In contrast, AI is all about probabilistic inferencing, delivering impressive responses with, say, 97% certainty, in some cases better than we can manage. But, at the same time, we don’t want to hear that in 97% of cases our car won’t crash, or the robot surgeon won’t make a mistake. We want the precision and reliability of computational software in building and analyzing systems with AI as a layer on top to help us explore more implementation options.

Developing and maintaining that technology is not cheap. Cadence has about 10,000 people with 65% in R&D and 25% in customer support. 90% of its staff are in engineering, which is comforting to know. Designs built using these technologies will be reliable, safe, secure, and eco-friendly. But how does that scale? By 2030, designs are expected to grow by at least 10X in transistor count. Technology companies are already struggling to add staff, but none can afford to grow staffing by 10X. We need to become even more efficient by abstracting architecture design to higher levels, parallelizing even more, and relying more on AI-assisted decision-making.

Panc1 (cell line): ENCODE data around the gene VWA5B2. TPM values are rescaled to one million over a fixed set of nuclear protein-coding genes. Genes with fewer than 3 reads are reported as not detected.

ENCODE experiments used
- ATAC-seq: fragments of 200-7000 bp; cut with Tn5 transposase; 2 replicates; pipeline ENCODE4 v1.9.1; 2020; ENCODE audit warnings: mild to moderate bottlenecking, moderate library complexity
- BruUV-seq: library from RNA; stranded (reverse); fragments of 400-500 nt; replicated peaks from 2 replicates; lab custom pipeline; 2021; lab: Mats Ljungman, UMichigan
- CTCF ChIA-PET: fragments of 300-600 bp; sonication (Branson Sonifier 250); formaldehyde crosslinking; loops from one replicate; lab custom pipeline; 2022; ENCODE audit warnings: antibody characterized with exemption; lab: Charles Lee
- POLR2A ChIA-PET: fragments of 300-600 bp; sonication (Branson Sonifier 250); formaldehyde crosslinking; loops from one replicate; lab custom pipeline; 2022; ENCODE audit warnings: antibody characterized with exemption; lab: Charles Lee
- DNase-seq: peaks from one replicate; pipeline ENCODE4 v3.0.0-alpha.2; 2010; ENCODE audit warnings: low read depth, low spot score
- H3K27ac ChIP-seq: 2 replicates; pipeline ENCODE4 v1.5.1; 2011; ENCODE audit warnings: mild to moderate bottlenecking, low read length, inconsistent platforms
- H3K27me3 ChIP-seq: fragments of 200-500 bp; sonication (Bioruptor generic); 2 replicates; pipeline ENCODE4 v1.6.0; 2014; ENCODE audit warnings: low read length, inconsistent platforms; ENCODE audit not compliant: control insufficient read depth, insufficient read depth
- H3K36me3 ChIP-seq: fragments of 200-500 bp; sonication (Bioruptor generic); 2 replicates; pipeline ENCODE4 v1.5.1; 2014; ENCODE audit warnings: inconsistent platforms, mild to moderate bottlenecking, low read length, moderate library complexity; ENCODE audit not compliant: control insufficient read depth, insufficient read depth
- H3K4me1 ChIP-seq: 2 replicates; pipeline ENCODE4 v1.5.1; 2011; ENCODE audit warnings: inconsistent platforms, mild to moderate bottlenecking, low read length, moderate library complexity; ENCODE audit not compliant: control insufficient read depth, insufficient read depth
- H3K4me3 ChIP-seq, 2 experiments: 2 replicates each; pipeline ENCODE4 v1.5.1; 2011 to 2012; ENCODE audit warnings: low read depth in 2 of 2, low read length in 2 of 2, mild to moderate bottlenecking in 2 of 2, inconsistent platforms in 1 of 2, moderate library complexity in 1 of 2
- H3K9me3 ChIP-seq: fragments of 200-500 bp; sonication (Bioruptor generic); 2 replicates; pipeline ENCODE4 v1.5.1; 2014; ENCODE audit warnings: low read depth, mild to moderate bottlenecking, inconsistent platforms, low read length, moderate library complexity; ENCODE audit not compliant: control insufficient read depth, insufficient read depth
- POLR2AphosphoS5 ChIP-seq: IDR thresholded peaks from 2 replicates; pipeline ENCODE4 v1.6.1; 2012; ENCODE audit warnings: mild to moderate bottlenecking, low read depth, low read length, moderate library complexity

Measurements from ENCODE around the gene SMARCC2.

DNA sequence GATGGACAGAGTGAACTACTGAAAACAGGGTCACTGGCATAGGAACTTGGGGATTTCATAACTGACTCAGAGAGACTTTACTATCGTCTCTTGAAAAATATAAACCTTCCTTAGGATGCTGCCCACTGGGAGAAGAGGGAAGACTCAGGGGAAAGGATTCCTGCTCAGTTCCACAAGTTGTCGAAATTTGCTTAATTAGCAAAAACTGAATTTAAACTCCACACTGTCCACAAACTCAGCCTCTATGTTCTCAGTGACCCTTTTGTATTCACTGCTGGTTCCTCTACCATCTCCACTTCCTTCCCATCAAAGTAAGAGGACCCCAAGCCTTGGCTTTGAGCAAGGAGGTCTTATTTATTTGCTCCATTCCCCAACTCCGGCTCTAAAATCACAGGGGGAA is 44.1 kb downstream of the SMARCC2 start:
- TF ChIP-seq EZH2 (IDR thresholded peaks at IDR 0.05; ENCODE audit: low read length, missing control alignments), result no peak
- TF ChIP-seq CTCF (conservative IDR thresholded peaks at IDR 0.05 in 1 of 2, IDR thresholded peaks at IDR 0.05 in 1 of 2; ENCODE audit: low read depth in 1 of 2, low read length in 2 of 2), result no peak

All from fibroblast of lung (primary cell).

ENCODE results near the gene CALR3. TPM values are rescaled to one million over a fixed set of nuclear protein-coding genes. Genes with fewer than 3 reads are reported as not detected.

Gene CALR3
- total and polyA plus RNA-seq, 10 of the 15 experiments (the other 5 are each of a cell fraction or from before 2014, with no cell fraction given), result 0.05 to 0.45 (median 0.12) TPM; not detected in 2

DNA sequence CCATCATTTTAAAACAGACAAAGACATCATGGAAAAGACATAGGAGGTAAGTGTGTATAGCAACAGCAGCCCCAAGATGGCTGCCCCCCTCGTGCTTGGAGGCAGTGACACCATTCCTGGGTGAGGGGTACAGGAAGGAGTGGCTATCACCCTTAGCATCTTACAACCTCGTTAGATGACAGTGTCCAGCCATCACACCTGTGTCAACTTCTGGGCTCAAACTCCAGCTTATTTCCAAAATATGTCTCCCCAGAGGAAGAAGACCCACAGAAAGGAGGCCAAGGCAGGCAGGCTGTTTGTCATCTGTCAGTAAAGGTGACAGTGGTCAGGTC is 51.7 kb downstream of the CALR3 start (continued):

AI in Cadence products

Reinforcement learning has become a dominant technique for optimization in EDA. One significant advantage is that it doesn’t require gradient-based estimation to find good search directions to advance. Gradient methods work well when optimization metrics vary relatively smoothly and can be computed quickly but not if they vary rapidly or take hours to compute on each change. Cadence has been talking over the past couple of years about advances in AI with the delivery of products like Cadence Cerebrus, Verisium and Optimality, which all utilize reinforcement learning over multiple runs to guide optimization. These are all cases where computing metrics with precision may take hours, making reinforcement learning essential to advance optimization options.

Evidently results are impressive, as judged by numbers Anirudh shared. There have already been 180+ Cadence Cerebrus tapeouts.

Last month, Cadence announced Virtuoso Studio, covered in more detail by my colleague Daniel Payne. Briefly, this offers more place-and-route support in analog and a claimed 3X productivity advance for designers. There’s more support for heterogenous integration in 2.5D/3D packaging, adding analog and RF into the same package. It also includes integrations with the digital design tool suite, integrity analysis, multi-die packaging, AWR analysis and multi-physics analysis for thermal, electromagnetics, etc.